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Purchase and sale agreement in real estate

What is a Purchase and Sale Agreement?

Ever wondered about the legal nitty-gritty when buying or selling something significant, like a house or a car? That's where a purchase and sale contract comes in.

A Purchase and Sale Agreement (PSA) is a legally binding agreement between a buyer and a seller. It lays out the specific details of what's being bought and sold, the agreed-upon price, and the steps involved to complete the transaction smoothly. This type of agreement is primarily used in real estate transactions but is not exclusively. In short, it's a crucial document that safeguards both the buyer and seller by outlining the terms and conditions of a transaction. For the remainder of this article, we will focus on the business and commercial applications of this type of agreement.

Importance of a Purchase and Sale Agreement

A purchase and sale agreement is crucial for a large-scale transaction for the reasons listed below. For complex transactions like real estate deals, it's advisable to involve your in-house legal team to ensure the contract is comprehensive and legally sound.  For simpler transactions, your in-house legal team might have contract templates available, but it's always recommended to consult them to review the contract before signing.

Clarity and Transparency:

It provides a clear framework for the transaction, outlining all agreed terms and conditions.

Legal Protection:

Protects the buyer's and seller's interests, offering legal recourse if either party fails to comply with the agreement.

Contingency Management:

Allows both parties to include contingencies, providing a way to address potential issues before finalizing the sale.

Timeline Establishment:

Sets a timeline for the transaction, helping to ensure all steps are completed in a timely manner.

Common Terms of a Purchase and Sale Agreement

The specific content of a PSA can vary depending on the type of transaction. However, some common elements include:

Parties Involved:

Names and contact information of the buyer and seller.

Property or Item Description:

A detailed description of what's being bought and sold.

Purchase Price:

The agreed-upon price for the sale.

Payment Terms:

How and when the buyer will pay the seller.

Closing Date:

The date by which the transaction is expected to be finalized.


Clauses outlining conditions that must be met before the sale goes through (e.g., securing financing for the buyer, passing an inspection).


Any known defects or issues with the property or item being sold.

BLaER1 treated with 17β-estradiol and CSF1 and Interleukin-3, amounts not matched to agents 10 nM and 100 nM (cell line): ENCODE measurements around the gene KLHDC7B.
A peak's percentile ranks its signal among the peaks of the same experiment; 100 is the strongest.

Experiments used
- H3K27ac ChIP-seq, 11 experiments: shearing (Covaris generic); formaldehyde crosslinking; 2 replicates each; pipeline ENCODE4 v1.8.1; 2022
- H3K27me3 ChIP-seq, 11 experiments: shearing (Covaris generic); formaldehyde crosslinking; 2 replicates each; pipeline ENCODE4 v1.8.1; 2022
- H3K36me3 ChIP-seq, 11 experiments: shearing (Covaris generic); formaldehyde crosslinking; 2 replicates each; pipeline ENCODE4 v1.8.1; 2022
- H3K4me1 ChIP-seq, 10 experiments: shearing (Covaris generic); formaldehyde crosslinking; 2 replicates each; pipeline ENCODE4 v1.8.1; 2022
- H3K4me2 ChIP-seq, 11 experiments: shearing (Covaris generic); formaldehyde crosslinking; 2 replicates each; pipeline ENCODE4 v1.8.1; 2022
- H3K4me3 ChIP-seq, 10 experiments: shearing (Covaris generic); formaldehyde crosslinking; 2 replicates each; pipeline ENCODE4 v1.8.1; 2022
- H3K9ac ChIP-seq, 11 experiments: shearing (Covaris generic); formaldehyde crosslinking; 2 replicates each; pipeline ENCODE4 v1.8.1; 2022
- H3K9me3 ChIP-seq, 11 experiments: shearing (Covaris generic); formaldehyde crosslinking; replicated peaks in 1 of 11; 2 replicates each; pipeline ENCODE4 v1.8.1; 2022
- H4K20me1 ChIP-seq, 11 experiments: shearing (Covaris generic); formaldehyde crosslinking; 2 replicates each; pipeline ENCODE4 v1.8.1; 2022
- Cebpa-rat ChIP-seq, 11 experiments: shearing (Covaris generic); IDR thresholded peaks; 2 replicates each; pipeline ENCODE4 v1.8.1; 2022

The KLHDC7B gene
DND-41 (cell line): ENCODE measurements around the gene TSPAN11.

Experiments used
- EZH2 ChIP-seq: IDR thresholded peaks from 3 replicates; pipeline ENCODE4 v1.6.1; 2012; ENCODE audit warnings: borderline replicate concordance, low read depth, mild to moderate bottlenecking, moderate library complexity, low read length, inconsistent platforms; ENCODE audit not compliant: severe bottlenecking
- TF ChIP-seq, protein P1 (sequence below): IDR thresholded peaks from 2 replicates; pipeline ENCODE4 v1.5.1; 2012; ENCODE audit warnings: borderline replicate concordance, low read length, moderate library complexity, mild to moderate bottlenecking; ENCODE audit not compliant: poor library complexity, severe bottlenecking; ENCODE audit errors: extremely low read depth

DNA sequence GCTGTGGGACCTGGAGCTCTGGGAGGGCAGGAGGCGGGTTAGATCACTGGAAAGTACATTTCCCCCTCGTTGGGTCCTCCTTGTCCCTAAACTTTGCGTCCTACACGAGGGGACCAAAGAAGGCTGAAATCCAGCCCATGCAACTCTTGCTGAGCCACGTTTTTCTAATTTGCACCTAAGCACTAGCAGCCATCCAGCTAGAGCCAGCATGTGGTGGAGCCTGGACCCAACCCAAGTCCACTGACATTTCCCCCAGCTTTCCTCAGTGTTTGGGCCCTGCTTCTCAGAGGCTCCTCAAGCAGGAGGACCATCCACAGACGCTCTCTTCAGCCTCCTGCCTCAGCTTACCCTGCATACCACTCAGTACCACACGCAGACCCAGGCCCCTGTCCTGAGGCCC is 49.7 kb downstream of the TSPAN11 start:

Termination Clauses:

Outlines situations under which either party can back out of the agreement, usually with specific conditions.


Both the buyer and seller need to sign the contract.

Commercial Applications of a Purchase and Sale Agreement

Purchase and sale agreements (PSAs) are workhorses in the commercial world, used for various transactions beyond the real estate context. Here are some common commercial examples:

1. Real Estate Transactions

A purchase and sale agreement in commercial real estate outlines the terms for buying and selling properties such as office buildings, retail spaces, industrial properties, and multi-family units. It ensures both parties are clear about the price, contingencies, and other critical terms. Some key terms of the agreement may include property description, purchase price, closing date, due diligence period, and contingencies for financing, zoning, and environmental inspections.

2. Business Acquisitions

A purchase and sale agreement is used when one company acquires another. It outlines the terms and conditions of the sale, including the transfer of assets, liabilities, and stock. This agreement is crucial for ensuring that both parties understand the specifics of the transaction. Some key contract terms may include the identification of assets and liabilities, purchase price and payment terms, closing conditions, representations, and warranties.

3. Mergers

Mergers involve two companies combining into a single entity. The PSA outlines the terms of the merger, the exchange ratio of shares, and the governance structure of the new entity. Some key terms may include the transaction structure (stock purchase, asset purchase, merger), payment terms (cash, stock, or a combination), conditions precedent to closing, representations and warranties, and indemnification provisions.

4. Intellectual Property Transactions

Having a PSA is crucial when selling or transferring intellectual property (IP) rights. It specifies the terms under which IP assets like patents, trademarks, copyrights, and trade secrets are transferred. Key elements of the contract may include a description of the IP being sold, purchase price and payment terms, transfer and assignment details, representations and warranties about ownership and validity, and conditions for post-sale support or transition.